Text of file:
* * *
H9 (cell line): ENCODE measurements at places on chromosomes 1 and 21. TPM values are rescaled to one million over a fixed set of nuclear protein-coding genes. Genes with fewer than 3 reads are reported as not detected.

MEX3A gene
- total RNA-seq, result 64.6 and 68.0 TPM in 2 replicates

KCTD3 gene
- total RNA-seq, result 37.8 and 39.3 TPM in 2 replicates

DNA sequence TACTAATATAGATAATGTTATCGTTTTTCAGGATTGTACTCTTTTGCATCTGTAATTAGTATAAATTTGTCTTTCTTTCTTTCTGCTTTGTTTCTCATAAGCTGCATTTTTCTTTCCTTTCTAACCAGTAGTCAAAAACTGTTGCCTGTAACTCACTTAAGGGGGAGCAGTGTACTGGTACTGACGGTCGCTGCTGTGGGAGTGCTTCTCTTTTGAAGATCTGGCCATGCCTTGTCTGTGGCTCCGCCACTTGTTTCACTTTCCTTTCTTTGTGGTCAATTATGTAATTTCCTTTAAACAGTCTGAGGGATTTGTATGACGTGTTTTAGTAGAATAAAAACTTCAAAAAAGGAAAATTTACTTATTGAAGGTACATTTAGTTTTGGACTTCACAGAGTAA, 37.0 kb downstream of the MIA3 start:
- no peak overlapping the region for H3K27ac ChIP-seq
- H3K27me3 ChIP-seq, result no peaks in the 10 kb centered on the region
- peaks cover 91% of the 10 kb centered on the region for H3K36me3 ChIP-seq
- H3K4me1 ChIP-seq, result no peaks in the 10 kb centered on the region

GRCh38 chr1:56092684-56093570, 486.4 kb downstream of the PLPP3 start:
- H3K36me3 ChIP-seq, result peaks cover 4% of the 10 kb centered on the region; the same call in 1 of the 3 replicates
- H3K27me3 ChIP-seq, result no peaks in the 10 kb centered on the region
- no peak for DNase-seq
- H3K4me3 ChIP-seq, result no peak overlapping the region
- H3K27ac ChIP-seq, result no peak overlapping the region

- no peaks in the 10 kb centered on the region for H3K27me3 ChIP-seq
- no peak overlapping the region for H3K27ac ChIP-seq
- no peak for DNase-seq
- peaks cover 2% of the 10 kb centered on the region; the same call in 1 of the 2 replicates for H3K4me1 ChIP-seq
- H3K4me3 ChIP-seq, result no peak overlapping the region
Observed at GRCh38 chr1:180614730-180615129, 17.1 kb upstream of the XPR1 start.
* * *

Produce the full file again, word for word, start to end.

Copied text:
H9 (cell line): ENCODE measurements at places on chromosomes 1 and 21. TPM values are rescaled to one million over a fixed set of nuclear protein-coding genes. Genes with fewer than 3 reads are reported as not detected.

MEX3A gene
- total RNA-seq, result 64.6 and 68.0 TPM in 2 replicates

KCTD3 gene
- total RNA-seq, result 37.8 and 39.3 TPM in 2 replicates

DNA sequence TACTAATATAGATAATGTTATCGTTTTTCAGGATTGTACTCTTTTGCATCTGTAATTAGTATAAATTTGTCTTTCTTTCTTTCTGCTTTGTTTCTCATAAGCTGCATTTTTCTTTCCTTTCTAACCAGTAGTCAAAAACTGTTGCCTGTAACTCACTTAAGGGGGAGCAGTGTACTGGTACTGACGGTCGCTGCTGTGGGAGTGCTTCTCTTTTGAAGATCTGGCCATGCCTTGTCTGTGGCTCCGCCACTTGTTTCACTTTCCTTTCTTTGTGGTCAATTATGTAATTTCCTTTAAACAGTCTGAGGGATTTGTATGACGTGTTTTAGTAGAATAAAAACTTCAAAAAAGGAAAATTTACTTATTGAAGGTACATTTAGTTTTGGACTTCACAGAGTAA, 37.0 kb downstream of the MIA3 start:
- no peak overlapping the region for H3K27ac ChIP-seq
- H3K27me3 ChIP-seq, result no peaks in the 10 kb centered on the region
- peaks cover 91% of the 10 kb centered on the region for H3K36me3 ChIP-seq
- H3K4me1 ChIP-seq, result no peaks in the 10 kb centered on the region

GRCh38 chr1:56092684-56093570, 486.4 kb downstream of the PLPP3 start:
- H3K36me3 ChIP-seq, result peaks cover 4% of the 10 kb centered on the region; the same call in 1 of the 3 replicates
- H3K27me3 ChIP-seq, result no peaks in the 10 kb centered on the region
- no peak for DNase-seq
- H3K4me3 ChIP-seq, result no peak overlapping the region
- H3K27ac ChIP-seq, result no peak overlapping the region

- no peaks in the 10 kb centered on the region for H3K27me3 ChIP-seq
- no peak overlapping the region for H3K27ac ChIP-seq
- no peak for DNase-seq
- peaks cover 2% of the 10 kb centered on the region; the same call in 1 of the 2 replicates for H3K4me1 ChIP-seq
- H3K4me3 ChIP-seq, result no peak overlapping the region
Observed at GRCh38 chr1:180614730-180615129, 17.1 kb upstream of the XPR1 start.